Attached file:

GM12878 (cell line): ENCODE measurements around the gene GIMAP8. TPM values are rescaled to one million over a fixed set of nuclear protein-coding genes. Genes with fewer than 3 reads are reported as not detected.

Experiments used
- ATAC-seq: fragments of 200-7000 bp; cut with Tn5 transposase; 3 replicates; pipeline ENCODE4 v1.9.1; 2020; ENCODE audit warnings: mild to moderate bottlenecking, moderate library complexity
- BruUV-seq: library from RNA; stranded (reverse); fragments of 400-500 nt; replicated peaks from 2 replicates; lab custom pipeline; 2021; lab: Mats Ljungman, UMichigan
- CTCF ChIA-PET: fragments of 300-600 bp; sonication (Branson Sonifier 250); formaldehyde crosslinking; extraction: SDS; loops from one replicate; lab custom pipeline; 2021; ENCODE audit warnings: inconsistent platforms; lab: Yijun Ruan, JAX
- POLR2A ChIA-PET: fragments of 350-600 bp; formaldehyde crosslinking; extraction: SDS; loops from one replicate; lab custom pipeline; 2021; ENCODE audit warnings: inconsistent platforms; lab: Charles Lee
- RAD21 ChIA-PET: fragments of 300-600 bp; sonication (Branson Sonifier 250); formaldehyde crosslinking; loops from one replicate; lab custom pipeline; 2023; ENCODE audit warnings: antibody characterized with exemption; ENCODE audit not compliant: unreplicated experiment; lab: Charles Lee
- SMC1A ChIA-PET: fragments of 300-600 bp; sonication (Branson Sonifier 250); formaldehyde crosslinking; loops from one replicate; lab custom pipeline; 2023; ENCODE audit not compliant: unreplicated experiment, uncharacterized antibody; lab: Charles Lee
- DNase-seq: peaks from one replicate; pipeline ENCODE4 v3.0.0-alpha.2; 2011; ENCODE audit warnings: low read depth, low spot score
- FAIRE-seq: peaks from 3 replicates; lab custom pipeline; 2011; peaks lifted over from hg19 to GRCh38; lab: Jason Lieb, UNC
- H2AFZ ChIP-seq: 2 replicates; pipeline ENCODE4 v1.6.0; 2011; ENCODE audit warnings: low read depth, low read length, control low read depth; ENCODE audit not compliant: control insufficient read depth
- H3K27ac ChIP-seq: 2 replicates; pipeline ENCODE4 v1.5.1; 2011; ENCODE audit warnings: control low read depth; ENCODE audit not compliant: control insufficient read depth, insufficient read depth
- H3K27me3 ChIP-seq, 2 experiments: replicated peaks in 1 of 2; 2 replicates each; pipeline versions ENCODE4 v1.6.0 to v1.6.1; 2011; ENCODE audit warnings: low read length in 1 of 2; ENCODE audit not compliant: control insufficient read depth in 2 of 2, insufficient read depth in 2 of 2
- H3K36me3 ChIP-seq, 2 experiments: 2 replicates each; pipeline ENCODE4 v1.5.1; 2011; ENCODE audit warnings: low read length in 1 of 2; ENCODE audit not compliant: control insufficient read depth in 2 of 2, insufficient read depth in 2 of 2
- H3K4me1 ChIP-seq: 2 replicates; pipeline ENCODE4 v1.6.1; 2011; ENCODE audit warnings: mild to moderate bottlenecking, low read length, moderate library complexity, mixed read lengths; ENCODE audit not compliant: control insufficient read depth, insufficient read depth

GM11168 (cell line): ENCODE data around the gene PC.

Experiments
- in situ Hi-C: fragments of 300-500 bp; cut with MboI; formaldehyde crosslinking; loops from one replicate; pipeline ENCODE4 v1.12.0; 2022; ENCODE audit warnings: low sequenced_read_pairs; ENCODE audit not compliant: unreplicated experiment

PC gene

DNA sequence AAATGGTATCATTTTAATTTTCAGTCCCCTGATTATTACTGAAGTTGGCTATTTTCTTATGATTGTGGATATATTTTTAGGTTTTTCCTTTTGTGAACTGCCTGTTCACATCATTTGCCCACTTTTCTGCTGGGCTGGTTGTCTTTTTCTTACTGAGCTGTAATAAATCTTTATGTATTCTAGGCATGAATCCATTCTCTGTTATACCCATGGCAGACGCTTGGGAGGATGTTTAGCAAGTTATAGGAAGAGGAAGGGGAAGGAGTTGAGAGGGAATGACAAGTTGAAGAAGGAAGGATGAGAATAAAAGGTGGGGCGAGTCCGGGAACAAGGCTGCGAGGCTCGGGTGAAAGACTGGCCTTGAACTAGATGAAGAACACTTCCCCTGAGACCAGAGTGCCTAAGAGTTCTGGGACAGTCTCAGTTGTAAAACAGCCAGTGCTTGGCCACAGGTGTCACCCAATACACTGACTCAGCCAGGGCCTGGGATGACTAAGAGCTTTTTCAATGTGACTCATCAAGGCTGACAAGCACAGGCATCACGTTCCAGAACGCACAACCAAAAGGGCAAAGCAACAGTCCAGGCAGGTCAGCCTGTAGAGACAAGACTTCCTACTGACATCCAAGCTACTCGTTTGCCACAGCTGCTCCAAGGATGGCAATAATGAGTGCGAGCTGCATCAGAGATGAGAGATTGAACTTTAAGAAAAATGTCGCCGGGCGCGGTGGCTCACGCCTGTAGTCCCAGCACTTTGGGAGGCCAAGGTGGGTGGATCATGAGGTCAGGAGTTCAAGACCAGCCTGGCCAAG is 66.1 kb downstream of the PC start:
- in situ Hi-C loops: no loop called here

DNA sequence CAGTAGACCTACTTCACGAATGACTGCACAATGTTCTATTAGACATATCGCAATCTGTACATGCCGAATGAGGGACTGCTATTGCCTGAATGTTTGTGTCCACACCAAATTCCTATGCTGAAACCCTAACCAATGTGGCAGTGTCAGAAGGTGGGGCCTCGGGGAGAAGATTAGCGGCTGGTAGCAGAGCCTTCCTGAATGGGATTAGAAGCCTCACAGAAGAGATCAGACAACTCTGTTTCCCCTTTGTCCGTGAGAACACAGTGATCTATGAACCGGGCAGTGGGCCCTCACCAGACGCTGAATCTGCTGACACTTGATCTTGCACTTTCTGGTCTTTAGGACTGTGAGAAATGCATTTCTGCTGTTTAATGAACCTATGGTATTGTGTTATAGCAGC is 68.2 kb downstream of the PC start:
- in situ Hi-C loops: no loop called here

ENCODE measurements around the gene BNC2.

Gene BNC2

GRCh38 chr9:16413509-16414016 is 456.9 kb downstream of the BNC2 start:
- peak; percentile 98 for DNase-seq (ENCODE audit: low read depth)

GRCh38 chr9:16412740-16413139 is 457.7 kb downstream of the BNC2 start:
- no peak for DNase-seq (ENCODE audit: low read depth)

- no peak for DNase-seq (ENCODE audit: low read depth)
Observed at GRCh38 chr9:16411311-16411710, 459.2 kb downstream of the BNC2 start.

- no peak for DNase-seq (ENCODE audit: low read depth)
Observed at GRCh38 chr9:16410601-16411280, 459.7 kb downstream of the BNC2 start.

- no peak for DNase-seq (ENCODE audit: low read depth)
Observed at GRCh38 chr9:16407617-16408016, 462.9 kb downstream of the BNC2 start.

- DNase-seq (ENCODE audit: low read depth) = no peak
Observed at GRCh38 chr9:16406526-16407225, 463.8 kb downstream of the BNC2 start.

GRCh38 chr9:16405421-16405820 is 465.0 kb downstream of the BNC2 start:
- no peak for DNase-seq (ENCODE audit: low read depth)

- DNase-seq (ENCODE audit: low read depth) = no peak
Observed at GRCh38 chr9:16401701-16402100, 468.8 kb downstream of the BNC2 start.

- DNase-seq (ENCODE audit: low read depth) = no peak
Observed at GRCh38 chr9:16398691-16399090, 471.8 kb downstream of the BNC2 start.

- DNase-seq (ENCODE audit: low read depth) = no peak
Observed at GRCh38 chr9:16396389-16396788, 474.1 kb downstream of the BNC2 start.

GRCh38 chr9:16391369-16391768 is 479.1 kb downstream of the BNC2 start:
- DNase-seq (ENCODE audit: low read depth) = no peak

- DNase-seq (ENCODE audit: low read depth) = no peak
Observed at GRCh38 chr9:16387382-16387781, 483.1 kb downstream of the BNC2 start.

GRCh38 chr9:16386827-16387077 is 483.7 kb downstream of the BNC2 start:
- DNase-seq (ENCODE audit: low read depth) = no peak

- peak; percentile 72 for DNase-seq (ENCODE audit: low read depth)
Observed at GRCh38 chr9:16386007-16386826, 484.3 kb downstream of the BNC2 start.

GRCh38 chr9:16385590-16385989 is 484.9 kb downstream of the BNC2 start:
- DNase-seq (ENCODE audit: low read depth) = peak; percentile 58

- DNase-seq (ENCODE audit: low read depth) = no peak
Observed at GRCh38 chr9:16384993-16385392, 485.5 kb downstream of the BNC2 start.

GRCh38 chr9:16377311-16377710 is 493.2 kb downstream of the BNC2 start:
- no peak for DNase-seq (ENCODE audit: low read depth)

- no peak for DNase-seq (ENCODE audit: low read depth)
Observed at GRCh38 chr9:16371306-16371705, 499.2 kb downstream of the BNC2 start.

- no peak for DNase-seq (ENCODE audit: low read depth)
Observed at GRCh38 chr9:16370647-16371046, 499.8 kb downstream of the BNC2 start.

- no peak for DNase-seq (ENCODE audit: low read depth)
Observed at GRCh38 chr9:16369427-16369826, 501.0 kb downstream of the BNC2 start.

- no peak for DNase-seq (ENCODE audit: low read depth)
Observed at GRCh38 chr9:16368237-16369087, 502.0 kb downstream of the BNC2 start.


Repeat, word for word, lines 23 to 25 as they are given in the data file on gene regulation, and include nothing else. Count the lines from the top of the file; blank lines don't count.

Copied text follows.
- in situ Hi-C loops: no loop called here

ENCODE measurements around the gene BNC2.

Gene BNC2